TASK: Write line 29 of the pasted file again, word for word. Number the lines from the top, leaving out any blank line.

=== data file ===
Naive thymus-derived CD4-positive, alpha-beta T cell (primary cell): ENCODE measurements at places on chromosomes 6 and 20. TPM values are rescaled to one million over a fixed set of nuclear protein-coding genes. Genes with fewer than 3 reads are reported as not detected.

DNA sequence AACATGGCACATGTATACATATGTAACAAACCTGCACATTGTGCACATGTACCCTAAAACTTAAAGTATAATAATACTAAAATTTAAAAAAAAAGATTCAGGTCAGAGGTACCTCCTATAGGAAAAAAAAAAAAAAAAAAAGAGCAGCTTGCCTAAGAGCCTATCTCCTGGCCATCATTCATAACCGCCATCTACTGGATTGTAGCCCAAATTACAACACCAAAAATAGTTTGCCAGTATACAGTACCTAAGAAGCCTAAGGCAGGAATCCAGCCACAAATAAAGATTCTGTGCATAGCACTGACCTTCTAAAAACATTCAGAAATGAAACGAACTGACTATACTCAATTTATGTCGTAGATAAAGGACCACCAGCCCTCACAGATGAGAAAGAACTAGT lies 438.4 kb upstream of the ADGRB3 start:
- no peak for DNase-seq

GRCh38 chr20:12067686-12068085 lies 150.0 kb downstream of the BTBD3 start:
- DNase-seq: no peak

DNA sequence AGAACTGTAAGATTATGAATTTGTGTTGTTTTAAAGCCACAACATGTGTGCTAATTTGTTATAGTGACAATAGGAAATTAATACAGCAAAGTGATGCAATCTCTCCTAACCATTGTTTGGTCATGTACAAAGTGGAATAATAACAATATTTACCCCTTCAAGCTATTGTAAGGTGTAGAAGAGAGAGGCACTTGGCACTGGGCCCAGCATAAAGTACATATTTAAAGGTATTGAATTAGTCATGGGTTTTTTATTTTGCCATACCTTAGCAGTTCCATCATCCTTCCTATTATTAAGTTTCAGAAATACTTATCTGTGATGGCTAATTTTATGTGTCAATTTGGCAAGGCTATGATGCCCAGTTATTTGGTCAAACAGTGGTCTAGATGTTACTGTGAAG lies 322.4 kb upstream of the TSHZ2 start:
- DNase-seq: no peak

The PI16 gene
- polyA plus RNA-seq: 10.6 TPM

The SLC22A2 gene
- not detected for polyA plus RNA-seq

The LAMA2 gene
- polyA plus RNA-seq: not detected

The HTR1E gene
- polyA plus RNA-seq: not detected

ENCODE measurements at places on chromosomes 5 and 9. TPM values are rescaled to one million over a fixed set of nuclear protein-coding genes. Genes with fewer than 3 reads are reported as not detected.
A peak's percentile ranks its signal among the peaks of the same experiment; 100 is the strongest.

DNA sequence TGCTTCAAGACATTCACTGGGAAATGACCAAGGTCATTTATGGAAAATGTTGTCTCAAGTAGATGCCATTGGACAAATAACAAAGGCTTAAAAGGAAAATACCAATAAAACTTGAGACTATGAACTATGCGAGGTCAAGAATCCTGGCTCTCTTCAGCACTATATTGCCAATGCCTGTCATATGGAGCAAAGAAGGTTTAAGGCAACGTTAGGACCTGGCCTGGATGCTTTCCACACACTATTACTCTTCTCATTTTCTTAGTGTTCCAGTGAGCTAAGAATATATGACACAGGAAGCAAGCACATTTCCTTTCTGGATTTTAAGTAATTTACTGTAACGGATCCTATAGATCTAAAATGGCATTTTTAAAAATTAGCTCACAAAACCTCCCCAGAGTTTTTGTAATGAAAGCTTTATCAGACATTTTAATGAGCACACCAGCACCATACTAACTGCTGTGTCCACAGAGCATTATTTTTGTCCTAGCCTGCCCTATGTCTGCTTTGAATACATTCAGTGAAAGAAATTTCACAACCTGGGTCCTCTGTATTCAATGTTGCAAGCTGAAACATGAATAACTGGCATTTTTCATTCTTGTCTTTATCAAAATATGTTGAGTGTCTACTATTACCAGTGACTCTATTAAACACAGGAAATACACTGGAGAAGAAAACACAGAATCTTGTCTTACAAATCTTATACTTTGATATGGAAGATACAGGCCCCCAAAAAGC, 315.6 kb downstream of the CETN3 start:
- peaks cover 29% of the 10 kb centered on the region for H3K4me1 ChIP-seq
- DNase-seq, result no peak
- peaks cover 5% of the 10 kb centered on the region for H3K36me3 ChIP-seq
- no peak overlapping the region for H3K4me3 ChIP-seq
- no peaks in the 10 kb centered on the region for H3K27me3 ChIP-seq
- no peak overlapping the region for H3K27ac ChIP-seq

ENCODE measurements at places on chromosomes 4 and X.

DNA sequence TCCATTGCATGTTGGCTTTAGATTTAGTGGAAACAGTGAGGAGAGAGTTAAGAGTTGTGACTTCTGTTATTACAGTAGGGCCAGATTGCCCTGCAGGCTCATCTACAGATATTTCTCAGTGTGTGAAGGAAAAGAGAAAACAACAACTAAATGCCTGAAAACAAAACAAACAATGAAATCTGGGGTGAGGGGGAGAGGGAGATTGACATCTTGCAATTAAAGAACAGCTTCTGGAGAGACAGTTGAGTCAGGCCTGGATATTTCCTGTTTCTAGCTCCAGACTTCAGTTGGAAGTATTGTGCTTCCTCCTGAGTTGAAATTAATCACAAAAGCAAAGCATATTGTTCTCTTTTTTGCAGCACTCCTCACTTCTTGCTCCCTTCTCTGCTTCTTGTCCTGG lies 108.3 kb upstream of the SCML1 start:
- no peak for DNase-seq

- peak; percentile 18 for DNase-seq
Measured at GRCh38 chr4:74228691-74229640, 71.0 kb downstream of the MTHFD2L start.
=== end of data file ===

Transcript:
Measured at GRCh38 chr4:74228691-74229640, 71.0 kb downstream of the MTHFD2L start.